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JAN 4 2018


MERIT HEALTHCARE INTERNATIONAL, INC., DBA Merit Pharmaceutical, a California corporation,



MERIT MEDICAL SYSTEMS, INC., a Utah corporation,


No. 16-55290 D.C. No. 2:14-cv-04280-FMO-SH


Appeal from the United States District Court for the Central District of California

Fernando M. Olguin, District Judge, Presiding

Argued and Submitted November 9, 2017 Pasadena, California

Before: LINN,** BERZON, and WATFORD, Circuit Judges.

The district court correctly dismissed Merit Healthcare's declaratory

judgment action for lack of an "actual controversy," as required under the

* This disposition is not appropriate for publication and is not precedent except as provided by Ninth Circuit Rule 36-3.

** The Honorable Richard Linn, United States Circuit Judge for the U.S. Court of Appeals for the Federal Circuit, sitting by designation.

Declaratory Judgment Act, 28 U.S.C. ? 2201. See Merit Healthcare Int'l, Inc. v. Merit Med. Sys., Inc., No. 14-4280 FMO (SHx) (C.D. Cal. Jan. 28, 2016).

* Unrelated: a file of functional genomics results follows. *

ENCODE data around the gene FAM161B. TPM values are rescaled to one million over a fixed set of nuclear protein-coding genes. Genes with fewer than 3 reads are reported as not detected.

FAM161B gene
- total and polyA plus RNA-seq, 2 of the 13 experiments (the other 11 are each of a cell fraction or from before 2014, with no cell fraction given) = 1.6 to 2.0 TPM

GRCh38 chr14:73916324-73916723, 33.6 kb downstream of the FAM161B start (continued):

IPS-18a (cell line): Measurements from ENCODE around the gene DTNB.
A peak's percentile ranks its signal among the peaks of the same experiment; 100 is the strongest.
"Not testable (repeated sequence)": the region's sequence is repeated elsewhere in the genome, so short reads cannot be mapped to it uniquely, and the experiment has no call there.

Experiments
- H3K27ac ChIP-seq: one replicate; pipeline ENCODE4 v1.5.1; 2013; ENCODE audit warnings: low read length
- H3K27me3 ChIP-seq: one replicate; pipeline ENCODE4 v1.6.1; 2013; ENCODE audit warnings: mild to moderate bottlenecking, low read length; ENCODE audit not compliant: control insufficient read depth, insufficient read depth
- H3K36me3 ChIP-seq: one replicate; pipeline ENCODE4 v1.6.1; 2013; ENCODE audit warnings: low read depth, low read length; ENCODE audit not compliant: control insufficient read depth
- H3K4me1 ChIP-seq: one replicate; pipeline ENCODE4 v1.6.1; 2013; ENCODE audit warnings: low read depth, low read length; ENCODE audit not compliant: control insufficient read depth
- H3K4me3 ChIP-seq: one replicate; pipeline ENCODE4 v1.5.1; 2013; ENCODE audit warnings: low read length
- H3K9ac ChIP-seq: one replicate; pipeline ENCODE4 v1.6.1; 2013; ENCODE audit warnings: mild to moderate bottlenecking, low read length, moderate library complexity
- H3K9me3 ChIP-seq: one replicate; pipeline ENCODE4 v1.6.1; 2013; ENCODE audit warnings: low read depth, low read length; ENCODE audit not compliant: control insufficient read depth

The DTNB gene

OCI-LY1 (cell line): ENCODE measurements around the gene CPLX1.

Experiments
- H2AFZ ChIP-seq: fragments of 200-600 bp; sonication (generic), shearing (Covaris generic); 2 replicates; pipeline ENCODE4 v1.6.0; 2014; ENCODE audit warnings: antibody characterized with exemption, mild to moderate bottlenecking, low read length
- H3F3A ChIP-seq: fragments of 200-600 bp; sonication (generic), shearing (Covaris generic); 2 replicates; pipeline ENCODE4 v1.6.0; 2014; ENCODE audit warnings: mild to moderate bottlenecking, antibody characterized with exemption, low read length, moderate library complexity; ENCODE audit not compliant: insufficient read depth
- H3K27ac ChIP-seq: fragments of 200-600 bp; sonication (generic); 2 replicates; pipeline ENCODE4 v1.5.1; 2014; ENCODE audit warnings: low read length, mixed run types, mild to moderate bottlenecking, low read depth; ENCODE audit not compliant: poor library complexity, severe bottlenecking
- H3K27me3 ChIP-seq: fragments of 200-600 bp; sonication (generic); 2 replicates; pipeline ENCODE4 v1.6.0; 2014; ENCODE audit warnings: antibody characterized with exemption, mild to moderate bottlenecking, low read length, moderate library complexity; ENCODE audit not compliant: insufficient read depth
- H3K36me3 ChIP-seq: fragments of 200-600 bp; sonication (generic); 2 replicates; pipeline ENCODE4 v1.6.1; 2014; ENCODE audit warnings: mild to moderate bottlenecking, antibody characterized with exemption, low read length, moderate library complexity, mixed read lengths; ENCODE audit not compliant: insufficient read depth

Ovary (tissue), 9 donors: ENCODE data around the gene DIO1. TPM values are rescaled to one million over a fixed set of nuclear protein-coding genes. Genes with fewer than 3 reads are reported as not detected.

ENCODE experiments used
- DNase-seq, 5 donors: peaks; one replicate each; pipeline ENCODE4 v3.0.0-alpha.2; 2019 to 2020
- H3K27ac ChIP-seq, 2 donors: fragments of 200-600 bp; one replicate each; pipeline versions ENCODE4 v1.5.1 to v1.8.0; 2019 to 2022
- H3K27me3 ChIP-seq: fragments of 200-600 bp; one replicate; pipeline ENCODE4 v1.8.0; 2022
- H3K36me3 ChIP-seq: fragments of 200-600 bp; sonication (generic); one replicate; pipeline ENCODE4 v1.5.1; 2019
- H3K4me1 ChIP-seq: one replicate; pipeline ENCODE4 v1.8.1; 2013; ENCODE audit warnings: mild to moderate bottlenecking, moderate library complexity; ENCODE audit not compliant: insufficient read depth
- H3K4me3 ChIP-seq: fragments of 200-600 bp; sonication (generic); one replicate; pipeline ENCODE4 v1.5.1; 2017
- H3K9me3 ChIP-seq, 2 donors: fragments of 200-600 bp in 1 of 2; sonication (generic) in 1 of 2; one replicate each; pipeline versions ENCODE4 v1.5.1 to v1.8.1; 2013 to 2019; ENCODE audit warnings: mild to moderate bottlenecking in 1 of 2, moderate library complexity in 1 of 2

I A plaintiff must allege facts that "under all the circumstances, show that there is a substantial controversy, between parties having adverse legal interests." MedImmune, Inc. v. Genentech, Inc., 549 U.S. 118, 127 (2007). Neither the Original Complaint nor the Third Amended Complaint alleges facts that show a substantial controversy between these parties "of sufficient immediacy and reality to warrant the issuance of a declaratory judgment." Id. The Original Complaint identifies various MERIT and MERIT-plus-suffix trademarks and trademark applications used on various products, but does not identify which trademarks are used on which products, sold to which customers, through which trade channels, and in which geographical trade areas by Merit Healthcare and by Merit Medical. Indeed, the Original Complaint makes no mention of any customers, trade channels, or geographic trade areas of overlapping use that might give rise to a likelihood of confusion. To the contrary, the Original Complaint indicates that, despite the similarity of marks and similarity of goods, the parties have coexisted for thirty years without any apparent conflict. Moreover, the Original Complaint contains no allegation that Merit Medical has any plan to alter the status quo.